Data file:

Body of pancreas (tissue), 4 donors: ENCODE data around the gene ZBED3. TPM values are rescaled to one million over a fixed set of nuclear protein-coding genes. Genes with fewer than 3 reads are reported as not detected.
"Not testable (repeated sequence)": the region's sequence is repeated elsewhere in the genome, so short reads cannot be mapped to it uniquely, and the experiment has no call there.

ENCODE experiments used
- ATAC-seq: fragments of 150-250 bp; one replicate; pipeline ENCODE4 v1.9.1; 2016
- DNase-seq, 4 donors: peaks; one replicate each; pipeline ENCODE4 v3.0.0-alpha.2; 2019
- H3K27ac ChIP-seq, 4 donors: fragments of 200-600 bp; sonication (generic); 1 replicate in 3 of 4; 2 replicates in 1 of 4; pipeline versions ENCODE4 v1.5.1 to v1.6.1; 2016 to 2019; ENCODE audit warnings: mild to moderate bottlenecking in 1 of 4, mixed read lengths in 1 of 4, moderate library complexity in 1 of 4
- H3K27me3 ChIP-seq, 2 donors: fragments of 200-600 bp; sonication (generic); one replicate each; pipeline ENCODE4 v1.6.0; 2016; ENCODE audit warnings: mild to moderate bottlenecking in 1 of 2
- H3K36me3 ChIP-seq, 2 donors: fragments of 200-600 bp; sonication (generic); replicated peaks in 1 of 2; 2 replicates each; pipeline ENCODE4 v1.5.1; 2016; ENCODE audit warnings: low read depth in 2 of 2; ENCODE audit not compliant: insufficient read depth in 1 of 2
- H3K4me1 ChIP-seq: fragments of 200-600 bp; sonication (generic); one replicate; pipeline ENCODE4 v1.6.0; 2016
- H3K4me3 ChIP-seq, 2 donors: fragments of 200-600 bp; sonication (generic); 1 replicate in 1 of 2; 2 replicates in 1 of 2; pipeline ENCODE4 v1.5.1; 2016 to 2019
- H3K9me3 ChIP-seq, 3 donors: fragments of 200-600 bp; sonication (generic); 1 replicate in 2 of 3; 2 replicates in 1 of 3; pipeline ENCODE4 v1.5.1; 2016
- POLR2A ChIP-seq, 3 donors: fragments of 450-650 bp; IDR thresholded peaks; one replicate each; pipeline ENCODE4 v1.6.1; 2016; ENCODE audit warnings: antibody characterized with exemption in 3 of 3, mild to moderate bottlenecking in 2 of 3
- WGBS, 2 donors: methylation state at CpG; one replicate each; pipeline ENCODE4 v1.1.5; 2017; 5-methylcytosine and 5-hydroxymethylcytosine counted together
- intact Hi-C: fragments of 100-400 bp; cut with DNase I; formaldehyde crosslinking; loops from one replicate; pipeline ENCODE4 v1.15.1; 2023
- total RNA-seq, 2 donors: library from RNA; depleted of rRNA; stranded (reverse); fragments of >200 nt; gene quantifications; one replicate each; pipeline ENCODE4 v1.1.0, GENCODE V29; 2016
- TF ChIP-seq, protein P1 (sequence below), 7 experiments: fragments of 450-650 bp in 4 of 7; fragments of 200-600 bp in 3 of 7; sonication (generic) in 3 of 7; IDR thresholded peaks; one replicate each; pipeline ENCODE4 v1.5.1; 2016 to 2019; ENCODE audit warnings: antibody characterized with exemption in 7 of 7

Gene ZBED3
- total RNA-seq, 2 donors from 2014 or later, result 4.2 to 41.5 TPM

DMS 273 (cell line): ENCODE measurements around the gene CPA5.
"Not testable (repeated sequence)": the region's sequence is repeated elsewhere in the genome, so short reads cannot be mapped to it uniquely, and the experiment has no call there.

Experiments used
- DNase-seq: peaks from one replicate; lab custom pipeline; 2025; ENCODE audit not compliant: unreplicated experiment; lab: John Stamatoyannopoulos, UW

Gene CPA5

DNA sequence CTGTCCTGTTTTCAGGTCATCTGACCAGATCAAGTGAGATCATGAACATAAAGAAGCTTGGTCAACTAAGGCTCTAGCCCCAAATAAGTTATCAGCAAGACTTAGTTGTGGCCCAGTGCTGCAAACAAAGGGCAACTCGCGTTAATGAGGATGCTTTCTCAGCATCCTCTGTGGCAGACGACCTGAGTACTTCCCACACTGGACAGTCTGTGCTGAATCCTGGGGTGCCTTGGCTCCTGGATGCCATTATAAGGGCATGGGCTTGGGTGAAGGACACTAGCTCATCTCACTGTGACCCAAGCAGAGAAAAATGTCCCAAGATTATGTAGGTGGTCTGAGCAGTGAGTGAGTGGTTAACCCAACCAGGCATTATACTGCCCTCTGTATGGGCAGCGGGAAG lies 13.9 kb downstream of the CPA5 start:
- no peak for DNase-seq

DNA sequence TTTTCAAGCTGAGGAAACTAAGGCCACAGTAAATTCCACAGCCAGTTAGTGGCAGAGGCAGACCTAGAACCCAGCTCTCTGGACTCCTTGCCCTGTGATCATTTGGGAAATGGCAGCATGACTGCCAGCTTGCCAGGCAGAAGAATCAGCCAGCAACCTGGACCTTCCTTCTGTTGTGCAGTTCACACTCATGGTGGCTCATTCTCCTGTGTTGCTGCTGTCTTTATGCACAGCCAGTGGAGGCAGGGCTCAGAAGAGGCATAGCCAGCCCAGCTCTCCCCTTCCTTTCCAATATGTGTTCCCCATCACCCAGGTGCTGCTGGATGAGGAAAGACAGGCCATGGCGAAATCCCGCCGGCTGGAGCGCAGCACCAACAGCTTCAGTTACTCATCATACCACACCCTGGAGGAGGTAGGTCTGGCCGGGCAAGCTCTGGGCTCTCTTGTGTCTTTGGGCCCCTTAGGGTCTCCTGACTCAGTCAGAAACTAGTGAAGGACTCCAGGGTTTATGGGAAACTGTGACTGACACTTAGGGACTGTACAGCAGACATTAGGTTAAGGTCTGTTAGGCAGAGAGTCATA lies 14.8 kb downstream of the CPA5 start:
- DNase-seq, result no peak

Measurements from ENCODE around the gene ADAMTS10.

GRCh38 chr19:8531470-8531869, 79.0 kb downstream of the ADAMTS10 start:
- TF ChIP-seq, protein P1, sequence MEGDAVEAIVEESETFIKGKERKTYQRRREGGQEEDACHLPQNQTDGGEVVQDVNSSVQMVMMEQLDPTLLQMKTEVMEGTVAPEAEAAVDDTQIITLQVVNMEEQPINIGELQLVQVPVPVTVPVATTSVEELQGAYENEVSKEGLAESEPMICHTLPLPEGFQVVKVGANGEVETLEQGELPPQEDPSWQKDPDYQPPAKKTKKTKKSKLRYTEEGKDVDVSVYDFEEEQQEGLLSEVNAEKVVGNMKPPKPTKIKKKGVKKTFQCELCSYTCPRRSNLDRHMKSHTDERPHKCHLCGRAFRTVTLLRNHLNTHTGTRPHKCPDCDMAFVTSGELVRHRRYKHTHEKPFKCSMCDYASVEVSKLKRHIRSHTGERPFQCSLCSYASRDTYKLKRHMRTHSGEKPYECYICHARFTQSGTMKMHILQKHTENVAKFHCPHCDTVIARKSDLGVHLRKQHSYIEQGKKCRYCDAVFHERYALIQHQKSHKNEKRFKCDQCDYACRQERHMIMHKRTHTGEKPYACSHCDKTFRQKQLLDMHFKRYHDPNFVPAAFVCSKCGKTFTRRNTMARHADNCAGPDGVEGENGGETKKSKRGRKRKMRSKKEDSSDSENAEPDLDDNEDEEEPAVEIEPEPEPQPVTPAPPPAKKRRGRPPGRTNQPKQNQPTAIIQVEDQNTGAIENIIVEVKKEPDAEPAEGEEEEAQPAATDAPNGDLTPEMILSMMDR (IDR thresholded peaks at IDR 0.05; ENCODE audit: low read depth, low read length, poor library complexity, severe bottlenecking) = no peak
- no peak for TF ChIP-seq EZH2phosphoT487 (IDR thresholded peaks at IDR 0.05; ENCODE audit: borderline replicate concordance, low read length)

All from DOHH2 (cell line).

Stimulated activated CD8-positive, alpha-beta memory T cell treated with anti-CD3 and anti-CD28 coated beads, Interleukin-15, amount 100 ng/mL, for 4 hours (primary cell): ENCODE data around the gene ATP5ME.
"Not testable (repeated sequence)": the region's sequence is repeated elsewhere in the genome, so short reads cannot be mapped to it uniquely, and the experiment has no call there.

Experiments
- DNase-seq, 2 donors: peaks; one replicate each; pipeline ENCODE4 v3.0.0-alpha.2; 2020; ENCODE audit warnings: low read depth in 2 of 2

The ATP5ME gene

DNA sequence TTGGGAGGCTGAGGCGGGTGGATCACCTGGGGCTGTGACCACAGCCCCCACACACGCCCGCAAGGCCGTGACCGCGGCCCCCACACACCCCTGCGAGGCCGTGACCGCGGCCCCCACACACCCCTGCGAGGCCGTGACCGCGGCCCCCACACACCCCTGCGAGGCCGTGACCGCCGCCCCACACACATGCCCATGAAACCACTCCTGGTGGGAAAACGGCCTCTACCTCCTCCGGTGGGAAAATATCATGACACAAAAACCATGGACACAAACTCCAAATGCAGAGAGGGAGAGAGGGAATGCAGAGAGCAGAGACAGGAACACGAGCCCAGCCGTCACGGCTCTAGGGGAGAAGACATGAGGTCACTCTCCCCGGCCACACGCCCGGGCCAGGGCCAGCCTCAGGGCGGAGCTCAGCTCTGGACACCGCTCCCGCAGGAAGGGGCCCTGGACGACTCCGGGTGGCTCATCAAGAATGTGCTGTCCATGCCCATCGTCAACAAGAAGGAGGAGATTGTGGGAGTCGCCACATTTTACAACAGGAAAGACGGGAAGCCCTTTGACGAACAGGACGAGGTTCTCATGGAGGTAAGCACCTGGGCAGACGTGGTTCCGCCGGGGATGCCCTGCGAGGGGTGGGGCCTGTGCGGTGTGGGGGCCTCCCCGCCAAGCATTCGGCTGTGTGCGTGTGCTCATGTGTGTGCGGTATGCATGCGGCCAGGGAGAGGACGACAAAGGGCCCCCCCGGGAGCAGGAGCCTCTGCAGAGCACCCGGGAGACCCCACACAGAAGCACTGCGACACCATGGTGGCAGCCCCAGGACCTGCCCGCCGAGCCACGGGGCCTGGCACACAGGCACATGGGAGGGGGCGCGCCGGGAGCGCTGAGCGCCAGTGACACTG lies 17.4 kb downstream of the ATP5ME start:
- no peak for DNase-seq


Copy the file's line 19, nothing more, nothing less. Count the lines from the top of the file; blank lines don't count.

DMS 273 (cell line): ENCODE measurements around the gene CPA5.